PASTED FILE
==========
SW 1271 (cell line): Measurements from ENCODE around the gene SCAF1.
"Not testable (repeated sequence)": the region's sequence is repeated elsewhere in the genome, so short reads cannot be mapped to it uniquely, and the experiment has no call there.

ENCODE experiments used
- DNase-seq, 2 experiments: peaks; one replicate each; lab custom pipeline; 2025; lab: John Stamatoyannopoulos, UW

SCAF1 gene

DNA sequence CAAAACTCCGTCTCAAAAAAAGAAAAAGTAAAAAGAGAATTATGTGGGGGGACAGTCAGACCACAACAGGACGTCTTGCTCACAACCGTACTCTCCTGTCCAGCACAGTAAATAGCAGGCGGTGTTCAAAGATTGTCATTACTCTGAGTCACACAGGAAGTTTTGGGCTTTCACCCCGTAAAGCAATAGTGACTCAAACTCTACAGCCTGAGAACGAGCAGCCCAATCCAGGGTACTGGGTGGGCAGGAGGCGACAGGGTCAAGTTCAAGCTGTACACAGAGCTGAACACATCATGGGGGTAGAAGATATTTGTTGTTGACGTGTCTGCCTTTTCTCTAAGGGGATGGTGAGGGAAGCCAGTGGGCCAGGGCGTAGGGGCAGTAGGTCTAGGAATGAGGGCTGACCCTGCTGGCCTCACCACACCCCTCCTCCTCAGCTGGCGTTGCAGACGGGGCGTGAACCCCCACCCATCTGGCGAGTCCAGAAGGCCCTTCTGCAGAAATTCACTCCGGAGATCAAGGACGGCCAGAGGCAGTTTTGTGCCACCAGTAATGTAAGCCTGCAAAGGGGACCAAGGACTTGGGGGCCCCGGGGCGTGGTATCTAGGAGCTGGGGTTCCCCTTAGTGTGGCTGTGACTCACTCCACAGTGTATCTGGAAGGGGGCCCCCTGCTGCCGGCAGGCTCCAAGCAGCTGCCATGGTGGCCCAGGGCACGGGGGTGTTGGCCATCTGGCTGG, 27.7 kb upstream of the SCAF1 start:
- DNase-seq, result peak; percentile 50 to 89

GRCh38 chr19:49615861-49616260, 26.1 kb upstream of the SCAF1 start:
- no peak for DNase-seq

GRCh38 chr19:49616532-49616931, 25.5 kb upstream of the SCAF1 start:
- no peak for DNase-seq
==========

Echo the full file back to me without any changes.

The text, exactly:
SW 1271 (cell line): Measurements from ENCODE around the gene SCAF1.
"Not testable (repeated sequence)": the region's sequence is repeated elsewhere in the genome, so short reads cannot be mapped to it uniquely, and the experiment has no call there.

ENCODE experiments used
- DNase-seq, 2 experiments: peaks; one replicate each; lab custom pipeline; 2025; lab: John Stamatoyannopoulos, UW

SCAF1 gene

DNA sequence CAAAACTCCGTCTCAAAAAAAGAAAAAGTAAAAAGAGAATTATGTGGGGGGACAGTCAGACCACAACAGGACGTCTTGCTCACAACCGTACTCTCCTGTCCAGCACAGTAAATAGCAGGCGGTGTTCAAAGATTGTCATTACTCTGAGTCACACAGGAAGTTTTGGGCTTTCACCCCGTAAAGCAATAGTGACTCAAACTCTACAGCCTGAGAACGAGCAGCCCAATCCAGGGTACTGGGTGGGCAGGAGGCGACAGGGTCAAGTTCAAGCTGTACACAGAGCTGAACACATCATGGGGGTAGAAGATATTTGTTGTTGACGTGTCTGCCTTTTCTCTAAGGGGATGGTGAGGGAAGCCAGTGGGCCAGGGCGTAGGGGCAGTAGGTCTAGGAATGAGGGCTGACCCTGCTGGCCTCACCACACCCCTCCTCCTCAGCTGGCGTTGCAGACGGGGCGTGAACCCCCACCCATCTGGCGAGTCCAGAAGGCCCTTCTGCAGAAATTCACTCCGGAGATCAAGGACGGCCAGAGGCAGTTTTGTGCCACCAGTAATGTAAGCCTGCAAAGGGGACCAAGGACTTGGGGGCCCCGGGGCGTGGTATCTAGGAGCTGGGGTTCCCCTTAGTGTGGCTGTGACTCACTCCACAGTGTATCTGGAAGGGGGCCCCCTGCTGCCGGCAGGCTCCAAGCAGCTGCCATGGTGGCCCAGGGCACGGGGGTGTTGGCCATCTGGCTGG, 27.7 kb upstream of the SCAF1 start:
- DNase-seq, result peak; percentile 50 to 89

GRCh38 chr19:49615861-49616260, 26.1 kb upstream of the SCAF1 start:
- no peak for DNase-seq

GRCh38 chr19:49616532-49616931, 25.5 kb upstream of the SCAF1 start:
- no peak for DNase-seq